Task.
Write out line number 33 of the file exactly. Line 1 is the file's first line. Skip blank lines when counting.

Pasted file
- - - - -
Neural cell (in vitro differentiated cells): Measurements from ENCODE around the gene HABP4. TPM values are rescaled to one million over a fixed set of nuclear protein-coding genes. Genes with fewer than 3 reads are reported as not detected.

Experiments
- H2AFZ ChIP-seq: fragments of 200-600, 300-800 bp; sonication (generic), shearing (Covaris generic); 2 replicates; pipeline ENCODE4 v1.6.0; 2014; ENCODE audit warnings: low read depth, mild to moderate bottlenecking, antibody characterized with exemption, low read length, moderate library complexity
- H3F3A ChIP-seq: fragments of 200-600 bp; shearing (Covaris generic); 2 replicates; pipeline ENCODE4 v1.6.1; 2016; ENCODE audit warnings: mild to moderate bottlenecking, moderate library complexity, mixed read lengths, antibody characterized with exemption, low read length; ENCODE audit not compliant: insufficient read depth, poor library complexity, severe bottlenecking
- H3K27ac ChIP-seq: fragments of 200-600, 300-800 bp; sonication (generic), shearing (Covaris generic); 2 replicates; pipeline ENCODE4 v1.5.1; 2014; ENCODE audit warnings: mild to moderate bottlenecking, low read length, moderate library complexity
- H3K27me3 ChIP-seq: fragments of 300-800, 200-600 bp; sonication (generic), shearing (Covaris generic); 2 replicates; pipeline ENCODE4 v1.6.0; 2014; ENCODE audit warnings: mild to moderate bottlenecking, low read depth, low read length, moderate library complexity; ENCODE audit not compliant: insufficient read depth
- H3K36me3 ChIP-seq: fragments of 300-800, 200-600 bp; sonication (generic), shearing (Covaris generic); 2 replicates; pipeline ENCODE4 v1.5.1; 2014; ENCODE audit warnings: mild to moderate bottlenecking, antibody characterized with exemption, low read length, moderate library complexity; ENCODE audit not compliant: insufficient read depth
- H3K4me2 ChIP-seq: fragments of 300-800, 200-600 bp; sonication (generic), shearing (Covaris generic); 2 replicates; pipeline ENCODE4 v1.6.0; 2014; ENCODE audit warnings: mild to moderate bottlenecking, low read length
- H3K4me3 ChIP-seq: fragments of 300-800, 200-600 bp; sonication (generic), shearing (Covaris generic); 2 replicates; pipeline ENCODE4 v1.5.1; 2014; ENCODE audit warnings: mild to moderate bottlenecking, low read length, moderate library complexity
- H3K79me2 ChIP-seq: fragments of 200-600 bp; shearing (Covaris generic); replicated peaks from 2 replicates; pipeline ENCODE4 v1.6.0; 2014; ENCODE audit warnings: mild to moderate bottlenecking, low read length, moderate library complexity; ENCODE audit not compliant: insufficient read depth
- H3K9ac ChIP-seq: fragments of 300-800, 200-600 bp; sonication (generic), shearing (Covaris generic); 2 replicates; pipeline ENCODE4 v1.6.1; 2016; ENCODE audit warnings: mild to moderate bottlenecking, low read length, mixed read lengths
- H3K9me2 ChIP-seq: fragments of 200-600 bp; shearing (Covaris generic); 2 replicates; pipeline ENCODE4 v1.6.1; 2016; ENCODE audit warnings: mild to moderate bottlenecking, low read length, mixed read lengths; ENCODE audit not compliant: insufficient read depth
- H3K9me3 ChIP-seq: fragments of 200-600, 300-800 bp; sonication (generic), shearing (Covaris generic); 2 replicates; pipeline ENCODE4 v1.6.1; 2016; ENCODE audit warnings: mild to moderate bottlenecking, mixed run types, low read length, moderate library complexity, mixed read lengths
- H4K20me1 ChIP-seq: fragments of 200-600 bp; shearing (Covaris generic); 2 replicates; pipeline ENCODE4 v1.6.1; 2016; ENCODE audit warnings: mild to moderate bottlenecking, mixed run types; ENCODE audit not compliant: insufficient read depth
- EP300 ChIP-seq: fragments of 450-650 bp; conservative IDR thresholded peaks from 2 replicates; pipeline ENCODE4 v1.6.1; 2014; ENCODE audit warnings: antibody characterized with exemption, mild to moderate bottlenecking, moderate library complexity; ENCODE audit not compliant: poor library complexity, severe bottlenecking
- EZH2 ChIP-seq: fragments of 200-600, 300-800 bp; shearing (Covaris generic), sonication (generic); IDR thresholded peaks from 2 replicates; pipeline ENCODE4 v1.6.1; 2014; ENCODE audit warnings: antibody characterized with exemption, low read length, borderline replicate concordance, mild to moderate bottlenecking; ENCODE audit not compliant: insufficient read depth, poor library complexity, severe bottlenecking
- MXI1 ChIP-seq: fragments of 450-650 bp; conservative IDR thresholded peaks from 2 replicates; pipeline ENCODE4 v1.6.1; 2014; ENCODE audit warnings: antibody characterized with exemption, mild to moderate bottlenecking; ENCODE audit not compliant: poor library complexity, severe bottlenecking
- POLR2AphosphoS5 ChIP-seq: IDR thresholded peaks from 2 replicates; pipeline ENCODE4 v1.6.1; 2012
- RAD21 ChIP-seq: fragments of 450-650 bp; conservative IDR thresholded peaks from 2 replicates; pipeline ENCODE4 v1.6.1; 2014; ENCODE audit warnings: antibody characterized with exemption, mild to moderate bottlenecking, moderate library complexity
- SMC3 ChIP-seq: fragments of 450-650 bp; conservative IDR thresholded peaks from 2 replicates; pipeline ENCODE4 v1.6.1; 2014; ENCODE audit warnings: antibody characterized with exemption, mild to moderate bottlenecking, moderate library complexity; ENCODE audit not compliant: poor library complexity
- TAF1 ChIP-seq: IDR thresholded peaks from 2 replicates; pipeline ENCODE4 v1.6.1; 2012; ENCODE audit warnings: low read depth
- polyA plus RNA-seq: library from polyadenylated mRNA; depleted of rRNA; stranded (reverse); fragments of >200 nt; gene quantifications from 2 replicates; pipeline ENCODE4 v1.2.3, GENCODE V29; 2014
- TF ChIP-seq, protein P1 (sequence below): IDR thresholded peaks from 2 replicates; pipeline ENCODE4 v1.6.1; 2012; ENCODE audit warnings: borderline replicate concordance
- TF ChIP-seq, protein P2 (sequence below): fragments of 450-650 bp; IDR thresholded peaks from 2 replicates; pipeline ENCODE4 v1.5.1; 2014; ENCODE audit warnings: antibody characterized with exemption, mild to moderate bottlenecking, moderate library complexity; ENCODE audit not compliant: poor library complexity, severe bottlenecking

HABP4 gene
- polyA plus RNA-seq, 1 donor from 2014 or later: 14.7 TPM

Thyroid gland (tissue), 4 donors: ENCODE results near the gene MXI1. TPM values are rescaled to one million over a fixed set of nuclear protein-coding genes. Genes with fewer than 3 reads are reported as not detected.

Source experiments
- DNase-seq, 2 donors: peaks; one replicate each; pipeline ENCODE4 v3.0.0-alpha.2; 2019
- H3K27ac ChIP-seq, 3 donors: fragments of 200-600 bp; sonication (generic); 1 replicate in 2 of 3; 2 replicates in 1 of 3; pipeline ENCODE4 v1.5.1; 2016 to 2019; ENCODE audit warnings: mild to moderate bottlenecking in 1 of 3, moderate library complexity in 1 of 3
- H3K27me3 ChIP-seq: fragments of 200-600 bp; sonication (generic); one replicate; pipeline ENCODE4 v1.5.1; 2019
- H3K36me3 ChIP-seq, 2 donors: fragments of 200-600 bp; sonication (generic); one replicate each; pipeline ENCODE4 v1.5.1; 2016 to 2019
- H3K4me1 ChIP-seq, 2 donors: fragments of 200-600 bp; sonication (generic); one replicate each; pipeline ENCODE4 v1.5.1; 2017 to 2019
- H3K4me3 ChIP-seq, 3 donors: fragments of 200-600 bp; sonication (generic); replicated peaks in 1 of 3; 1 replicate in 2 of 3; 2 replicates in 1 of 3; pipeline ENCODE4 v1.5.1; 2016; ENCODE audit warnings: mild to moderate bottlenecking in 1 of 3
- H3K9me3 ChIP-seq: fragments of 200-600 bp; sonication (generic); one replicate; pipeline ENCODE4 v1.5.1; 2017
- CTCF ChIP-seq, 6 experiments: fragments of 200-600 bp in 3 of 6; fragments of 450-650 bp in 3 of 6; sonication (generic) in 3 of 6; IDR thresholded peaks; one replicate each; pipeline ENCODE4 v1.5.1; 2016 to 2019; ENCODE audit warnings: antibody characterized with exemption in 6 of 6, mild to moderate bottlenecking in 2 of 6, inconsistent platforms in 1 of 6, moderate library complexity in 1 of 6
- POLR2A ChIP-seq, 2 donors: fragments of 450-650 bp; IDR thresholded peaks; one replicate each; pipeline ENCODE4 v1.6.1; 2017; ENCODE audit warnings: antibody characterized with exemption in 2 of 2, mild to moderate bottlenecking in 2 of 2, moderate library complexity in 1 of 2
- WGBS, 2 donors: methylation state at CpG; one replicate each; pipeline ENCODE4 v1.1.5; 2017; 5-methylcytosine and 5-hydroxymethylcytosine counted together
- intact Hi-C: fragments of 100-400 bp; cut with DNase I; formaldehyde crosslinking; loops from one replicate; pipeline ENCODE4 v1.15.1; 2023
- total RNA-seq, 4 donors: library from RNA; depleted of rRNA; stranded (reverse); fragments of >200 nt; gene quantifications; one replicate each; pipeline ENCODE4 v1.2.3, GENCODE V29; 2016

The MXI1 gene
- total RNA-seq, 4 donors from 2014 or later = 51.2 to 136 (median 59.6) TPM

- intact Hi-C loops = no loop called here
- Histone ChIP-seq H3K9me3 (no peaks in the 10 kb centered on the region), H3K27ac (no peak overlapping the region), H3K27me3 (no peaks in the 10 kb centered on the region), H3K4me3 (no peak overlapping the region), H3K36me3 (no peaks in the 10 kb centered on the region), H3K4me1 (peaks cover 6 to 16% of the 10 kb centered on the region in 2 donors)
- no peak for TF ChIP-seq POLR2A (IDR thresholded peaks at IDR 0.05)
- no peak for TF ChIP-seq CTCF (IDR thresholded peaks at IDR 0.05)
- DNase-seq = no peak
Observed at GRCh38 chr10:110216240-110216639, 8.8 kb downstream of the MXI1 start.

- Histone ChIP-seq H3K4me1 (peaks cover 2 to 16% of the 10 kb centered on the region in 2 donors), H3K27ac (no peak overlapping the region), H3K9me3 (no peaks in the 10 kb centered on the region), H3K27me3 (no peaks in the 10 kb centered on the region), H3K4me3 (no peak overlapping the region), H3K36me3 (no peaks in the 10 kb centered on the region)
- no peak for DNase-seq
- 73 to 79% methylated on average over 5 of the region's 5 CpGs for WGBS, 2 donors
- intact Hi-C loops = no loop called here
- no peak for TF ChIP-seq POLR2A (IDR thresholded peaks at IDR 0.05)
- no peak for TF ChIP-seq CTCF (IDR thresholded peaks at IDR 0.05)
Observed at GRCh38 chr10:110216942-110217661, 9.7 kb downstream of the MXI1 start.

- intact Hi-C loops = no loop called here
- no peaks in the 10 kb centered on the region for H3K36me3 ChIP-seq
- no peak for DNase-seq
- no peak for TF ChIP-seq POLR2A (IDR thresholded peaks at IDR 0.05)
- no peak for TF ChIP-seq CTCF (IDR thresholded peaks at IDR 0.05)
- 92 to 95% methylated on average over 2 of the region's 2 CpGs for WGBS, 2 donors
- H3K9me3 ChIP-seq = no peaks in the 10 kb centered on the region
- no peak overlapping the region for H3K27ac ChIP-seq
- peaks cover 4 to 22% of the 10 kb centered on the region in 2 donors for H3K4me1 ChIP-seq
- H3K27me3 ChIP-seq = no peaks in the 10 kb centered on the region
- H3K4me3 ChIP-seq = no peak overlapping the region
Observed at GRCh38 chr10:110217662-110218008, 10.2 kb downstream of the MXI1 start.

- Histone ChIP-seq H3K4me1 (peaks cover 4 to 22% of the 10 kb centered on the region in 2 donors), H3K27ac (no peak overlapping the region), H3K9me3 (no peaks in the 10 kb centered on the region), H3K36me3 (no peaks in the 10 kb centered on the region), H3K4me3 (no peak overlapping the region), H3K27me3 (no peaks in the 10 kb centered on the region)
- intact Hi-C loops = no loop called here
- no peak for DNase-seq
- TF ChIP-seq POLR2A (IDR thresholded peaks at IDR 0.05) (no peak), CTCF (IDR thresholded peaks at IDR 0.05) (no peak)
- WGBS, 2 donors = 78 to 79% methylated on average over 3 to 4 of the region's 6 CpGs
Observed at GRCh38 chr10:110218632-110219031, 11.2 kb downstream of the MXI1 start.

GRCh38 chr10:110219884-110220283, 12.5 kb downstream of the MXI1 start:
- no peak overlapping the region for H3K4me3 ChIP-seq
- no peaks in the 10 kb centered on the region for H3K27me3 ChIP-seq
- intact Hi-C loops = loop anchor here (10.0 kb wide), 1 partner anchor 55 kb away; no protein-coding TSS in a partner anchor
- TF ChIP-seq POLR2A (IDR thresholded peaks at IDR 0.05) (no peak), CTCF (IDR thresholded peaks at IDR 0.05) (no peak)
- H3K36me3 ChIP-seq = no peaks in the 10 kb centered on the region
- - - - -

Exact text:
- H3K4me1 ChIP-seq, 2 donors: fragments of 200-600 bp; sonication (generic); one replicate each; pipeline ENCODE4 v1.5.1; 2017 to 2019